What to look for in a paid preparer

If you decide to use a professional tax service this season, you need to be careful. Here are somethings to look at before you choose a service.


As 2010 winds to a close everyone is preparing to report their income for the year.  While some Americans choose to prepare their own taxes, others choose to go to one of the many retail tax preparers available. 

            There’s nothing wrong with choosing to get your taxes prepared by someone else, as long as you choose someone you can trust to do a good job.  Choosing a tax preparer you trust and who will do their best to get you the maximum allowable refund can save you the money you spent.  However, choosing the wrong tax preparer can cost you thousands of dollars.

            In some ways choosing the right tax preparer is similar to choosing the right debt counselor.  Anyone you trust with your money should be reliable, ethical, and knowledgeable.

            The first thing you should look at is whether the tax preparer or debt counseling agency has the knowledge they need to handle your situation correctly.  Many commercial tax services like H&R Block require their tax preparers to have a certain number of course work and update hours in order to be rehired.  But if you go to an accountant or independent tax preparer you should make sure they have the 15 hour minimum the IRS requires.  Similarly, you should make sure your debt counselor is knowledgeable about the most recent laws in your state. 

            Next you should never go to a paid tax preparer who charges fees based on the amount of your refund.  Fees for preparation should be charged on the amount of work done by the tax preparer and be the same for every person.  In addition, you should be able to calculate with a reasonable accuracy how much your tax preparation is going to cost you before your taxes are prepared. 

            Third, you should avoid a paid tax preparer who promises to get you the maximum refund.  If your taxes are reported properly and honestly, then it should not matter which service you use.  Your tax refund should be the same with any tax preparation service, provided you give the preparer the same information.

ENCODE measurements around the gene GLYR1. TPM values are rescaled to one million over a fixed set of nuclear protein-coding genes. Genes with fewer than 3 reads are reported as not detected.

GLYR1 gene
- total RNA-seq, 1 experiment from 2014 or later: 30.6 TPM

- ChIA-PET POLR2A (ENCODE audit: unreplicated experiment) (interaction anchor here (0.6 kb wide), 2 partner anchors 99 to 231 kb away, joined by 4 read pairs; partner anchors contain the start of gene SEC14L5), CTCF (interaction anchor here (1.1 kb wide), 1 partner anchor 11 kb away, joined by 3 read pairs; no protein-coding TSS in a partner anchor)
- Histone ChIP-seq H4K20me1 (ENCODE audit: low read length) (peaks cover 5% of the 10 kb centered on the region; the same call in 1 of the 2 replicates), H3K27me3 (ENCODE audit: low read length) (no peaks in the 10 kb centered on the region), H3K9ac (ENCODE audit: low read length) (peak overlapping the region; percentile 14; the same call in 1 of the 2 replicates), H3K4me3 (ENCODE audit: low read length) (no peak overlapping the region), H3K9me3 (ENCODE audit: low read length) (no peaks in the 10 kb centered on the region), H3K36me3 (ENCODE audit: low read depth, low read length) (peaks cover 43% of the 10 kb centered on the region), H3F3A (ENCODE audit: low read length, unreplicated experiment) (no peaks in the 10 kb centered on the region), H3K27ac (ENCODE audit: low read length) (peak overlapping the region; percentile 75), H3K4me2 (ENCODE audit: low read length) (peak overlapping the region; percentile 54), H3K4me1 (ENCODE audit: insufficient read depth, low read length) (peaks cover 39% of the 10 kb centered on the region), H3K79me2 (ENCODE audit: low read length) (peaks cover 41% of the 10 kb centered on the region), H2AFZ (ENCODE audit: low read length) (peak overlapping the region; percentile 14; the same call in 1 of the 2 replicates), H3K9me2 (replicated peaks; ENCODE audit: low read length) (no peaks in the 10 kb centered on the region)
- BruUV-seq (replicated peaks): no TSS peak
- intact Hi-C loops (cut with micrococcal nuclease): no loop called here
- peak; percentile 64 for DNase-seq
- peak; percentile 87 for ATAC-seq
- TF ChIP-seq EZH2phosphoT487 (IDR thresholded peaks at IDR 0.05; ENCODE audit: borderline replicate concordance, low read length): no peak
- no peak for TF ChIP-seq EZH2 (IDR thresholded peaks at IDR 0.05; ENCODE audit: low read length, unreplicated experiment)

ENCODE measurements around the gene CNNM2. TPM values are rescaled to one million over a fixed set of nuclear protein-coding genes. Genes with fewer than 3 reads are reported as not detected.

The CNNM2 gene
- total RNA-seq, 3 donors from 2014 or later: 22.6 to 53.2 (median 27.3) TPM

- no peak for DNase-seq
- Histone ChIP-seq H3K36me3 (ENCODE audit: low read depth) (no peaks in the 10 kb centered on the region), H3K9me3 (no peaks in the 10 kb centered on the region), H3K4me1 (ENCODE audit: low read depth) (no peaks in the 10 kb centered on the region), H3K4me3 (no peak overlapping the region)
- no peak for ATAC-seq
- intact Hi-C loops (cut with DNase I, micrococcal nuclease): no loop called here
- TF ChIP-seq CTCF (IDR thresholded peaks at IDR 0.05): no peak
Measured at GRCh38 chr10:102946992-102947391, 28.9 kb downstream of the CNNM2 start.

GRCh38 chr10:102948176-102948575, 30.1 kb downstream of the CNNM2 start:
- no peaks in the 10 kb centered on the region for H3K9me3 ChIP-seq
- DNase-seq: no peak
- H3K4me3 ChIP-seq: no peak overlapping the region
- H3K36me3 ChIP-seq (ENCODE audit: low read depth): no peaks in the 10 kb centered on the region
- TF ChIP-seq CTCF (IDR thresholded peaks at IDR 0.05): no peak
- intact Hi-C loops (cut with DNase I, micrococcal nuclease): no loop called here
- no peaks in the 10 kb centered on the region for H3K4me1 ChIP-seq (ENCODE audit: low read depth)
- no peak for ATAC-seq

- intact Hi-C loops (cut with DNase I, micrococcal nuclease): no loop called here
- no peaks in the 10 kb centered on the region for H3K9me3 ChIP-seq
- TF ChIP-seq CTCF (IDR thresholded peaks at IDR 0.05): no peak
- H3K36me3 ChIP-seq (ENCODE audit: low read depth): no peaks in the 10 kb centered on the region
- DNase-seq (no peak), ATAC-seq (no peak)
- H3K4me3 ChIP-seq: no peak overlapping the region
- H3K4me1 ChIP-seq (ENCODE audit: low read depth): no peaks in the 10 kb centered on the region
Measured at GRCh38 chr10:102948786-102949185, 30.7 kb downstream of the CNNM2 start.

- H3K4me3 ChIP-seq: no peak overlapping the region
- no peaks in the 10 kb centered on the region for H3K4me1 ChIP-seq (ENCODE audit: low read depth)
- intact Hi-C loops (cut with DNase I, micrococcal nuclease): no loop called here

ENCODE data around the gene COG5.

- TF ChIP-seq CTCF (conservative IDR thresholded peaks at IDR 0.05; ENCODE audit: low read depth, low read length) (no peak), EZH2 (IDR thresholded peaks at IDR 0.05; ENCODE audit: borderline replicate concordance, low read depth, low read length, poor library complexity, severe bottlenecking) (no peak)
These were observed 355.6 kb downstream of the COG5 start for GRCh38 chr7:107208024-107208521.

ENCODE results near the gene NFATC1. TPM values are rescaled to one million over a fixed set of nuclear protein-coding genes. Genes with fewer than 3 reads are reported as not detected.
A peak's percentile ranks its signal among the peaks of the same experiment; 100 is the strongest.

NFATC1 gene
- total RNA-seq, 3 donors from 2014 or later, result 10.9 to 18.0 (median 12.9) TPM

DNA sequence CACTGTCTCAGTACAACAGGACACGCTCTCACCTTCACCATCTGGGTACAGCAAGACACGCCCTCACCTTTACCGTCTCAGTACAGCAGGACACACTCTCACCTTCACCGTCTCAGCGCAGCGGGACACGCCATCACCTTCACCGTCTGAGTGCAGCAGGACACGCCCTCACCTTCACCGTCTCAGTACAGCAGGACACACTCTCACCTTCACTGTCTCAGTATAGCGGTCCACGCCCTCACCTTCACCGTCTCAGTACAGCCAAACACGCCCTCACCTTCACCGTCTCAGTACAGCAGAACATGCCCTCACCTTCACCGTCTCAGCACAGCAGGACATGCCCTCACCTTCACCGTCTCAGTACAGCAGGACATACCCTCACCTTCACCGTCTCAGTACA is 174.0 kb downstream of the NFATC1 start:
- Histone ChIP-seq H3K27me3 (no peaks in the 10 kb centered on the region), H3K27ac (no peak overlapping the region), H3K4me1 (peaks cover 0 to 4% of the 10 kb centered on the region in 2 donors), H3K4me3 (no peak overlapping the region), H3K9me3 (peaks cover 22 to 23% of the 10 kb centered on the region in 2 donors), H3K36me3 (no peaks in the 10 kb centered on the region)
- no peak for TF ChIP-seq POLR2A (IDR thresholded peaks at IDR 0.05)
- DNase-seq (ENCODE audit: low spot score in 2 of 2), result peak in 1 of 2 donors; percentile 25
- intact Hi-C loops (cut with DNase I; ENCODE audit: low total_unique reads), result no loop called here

Fourth, you should choose a tax preparer you know will be there if you have any questions.  Any tax preparer that looks like they may be a “fly-by-night” or says they can’t be contacted before or after tax season has ended may not be the best person to go to. 

            Fifth, you should always know who is preparing your taxes.  Any service that doesn’t let you meet your tax preparer in person or states that your information is being transferred out of the country for preparation should be avoided, not only to make sure your return is accurate but to make sure your sensitive information is as secure as they can make it. 

            One thing you should keep in mind is that no service is full-proof.  No matter how well a company protects their client’s information, a determined thief can gain access to it.  Last tax season one of the most reputable tax preparation services in the US was rocked by employee scandals.  Some of their trusted employees lifted information from a prior year’s return and used it to commit identity theft.  While this did harm the company’s reputation, those considering a commercial service should understand that no company can control and monitor all of its employees all the time.

            No matter how you prepare your taxes for 2010, you share some of the burden of making sure your taxes are reported accurately.  A commercial tax preparation service can only report what you tell them.  So it is your responsibility to make sure that all the information sent to the IRS and your state taxing authority via the paid preparer is accurate and honest.